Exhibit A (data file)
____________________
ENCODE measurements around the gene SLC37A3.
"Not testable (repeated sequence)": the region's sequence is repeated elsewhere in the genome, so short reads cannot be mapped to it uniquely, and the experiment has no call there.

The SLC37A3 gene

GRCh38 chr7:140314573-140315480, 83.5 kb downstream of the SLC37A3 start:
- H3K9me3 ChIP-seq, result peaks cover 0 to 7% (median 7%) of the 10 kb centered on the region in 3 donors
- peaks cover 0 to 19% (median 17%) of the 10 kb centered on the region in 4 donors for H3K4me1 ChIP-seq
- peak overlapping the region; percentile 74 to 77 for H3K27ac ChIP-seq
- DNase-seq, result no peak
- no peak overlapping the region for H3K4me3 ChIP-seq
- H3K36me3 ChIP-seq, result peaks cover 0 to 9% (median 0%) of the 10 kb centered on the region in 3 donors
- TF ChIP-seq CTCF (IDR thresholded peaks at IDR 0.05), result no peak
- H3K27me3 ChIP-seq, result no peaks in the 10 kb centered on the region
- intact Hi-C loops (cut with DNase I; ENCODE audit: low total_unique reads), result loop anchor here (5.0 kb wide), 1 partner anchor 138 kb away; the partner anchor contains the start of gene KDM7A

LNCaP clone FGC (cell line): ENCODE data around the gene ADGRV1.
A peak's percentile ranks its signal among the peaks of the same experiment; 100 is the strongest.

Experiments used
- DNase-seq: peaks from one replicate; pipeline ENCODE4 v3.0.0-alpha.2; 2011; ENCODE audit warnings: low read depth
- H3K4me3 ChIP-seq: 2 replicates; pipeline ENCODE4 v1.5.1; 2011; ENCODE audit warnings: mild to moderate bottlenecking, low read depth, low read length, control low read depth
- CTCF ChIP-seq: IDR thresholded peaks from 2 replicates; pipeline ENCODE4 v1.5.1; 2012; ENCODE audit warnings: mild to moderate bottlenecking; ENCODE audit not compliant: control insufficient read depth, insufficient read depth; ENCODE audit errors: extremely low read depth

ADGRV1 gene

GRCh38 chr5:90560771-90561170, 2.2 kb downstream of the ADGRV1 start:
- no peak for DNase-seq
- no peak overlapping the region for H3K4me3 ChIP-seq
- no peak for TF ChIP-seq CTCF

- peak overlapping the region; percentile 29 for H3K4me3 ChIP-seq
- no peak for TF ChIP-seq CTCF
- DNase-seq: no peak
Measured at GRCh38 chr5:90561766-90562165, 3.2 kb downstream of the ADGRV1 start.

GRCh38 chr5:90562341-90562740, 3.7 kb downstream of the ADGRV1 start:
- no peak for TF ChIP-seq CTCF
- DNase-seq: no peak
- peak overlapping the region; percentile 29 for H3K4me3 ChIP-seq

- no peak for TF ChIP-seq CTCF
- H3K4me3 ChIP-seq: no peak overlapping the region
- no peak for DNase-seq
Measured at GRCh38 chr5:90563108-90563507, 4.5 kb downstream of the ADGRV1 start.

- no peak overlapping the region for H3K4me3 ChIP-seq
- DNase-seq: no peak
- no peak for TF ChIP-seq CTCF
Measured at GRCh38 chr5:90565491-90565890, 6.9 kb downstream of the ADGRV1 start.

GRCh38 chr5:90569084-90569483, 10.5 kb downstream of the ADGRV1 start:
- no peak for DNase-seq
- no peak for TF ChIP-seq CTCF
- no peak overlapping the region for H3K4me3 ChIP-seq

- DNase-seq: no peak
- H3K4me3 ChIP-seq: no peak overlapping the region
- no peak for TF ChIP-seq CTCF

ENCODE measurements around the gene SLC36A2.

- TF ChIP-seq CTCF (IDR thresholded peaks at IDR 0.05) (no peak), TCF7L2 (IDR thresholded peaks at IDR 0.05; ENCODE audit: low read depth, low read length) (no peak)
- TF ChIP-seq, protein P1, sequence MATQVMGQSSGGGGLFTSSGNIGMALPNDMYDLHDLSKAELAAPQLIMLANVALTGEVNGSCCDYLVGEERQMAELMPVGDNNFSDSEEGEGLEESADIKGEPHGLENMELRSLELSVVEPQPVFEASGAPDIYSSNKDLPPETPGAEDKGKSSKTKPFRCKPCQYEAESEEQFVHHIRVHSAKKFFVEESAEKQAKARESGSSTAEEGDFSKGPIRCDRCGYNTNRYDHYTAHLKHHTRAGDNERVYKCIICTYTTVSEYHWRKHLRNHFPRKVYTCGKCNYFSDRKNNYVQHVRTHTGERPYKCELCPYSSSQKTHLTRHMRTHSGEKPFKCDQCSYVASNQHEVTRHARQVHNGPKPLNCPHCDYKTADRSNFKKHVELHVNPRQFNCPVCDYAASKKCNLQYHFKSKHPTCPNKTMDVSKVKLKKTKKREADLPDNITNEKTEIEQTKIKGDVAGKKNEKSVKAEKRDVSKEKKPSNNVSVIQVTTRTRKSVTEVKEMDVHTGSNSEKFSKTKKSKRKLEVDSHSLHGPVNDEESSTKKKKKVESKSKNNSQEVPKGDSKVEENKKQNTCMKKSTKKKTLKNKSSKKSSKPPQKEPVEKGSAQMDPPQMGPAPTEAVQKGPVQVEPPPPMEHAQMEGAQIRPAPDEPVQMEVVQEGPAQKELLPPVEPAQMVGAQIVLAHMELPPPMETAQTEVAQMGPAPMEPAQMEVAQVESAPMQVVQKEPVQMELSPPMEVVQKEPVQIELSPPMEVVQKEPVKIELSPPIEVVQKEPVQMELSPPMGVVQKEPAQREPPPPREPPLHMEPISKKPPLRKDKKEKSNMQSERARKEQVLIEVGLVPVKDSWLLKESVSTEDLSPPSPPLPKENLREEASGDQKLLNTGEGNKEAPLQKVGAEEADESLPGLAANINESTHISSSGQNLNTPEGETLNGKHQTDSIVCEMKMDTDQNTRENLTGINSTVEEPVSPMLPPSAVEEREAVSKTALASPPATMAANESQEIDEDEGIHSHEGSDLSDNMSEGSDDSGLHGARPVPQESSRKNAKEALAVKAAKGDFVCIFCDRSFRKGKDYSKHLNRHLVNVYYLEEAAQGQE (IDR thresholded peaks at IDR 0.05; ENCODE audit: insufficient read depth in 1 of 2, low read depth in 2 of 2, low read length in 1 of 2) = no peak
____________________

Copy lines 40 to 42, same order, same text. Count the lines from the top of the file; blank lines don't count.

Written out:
Measured at GRCh38 chr5:90565491-90565890, 6.9 kb downstream of the ADGRV1 start.

GRCh38 chr5:90569084-90569483, 10.5 kb downstream of the ADGRV1 start:
- no peak for DNase-seq